The author of this article is a divorce lawyer in Kiryat who specializes in family law and inheritance issues. She runs a boutique law firm that offers legal counsel and mediation services in the fields of family and inheritance law. She is known for her personal relations, sensitivity and full availability to clients. She also focuses on her practice in real estate and has extensive experience in international transactions.
She resides in Kiryat Tivon, an Israeli town that is known for its low-rise construction and tree groves, along with its commitment to recycling and other environmentally friendly measures. It has a reputation for being an innovative community, which is reflected in its local government policies. One such policy is its ban on industries that could produce air, water, or ground pollutants.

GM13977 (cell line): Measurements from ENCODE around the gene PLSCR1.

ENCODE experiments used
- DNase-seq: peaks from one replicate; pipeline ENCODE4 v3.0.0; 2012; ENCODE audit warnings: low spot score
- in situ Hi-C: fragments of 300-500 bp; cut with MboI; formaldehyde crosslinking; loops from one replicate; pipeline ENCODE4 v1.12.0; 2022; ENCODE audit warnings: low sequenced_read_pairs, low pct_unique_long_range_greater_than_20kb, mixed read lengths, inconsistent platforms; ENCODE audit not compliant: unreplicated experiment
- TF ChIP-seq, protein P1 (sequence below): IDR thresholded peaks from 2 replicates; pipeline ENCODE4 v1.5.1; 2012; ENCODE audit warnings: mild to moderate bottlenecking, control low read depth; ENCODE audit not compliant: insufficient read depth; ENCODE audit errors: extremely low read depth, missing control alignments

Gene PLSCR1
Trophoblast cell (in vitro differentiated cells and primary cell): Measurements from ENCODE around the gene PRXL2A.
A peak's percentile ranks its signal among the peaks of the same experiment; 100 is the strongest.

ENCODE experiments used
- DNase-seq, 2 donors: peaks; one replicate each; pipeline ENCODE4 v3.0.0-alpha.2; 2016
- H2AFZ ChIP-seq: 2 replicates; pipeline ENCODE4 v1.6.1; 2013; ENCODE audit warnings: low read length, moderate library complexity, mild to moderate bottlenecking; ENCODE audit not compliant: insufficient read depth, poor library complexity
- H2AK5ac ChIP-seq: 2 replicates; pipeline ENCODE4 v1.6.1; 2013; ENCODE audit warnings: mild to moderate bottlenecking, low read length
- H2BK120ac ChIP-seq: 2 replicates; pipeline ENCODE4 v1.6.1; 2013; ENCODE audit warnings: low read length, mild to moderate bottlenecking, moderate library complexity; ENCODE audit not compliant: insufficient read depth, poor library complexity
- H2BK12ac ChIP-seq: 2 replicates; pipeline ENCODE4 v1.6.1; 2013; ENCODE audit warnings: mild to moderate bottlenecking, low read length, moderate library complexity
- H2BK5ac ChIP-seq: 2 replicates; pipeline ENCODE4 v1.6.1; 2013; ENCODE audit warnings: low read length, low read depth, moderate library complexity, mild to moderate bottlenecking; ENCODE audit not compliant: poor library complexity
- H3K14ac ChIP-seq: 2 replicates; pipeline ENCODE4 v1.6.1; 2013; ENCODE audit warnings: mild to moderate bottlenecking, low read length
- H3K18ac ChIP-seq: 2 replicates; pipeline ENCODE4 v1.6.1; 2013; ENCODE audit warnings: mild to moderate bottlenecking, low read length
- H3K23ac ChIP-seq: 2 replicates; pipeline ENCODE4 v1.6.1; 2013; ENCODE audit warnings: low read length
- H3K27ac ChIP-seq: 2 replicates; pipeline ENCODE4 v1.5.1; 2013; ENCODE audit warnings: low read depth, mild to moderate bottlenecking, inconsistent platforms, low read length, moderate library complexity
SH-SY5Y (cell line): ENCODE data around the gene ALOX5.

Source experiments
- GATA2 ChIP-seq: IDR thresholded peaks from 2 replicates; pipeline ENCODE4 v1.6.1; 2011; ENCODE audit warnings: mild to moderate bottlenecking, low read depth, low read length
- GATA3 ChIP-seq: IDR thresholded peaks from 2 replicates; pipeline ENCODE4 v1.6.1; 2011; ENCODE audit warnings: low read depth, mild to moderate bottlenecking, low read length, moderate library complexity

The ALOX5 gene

Earlier this year, I was at the protest camp in Kiryat Shemona, where the residents were being forced to evacuate their homes because of Israel’s war with Hezbollah. The leader of the local camp – who happens to be a sociologist – invited a number of speakers to address the issue. The audience included a social work professor who discussed the hopes and dreams of her students, a man from the nearby Misgav Am kibbutz whose speech was passionate about the need to keep families together in their homes, and the representative of the national network of protest camps who addressed the needs of the periphery.
One of the most moving speeches was delivered by a man in his 50s who recounted his own childhood, when his father received state help to expand their small house and accommodate his six children. He emphasized that the same kind of assistance is not available today, and that it is scandalous to force people to leave their homes for their own security when they have been there all their lives. עורך דין גירושין בקריות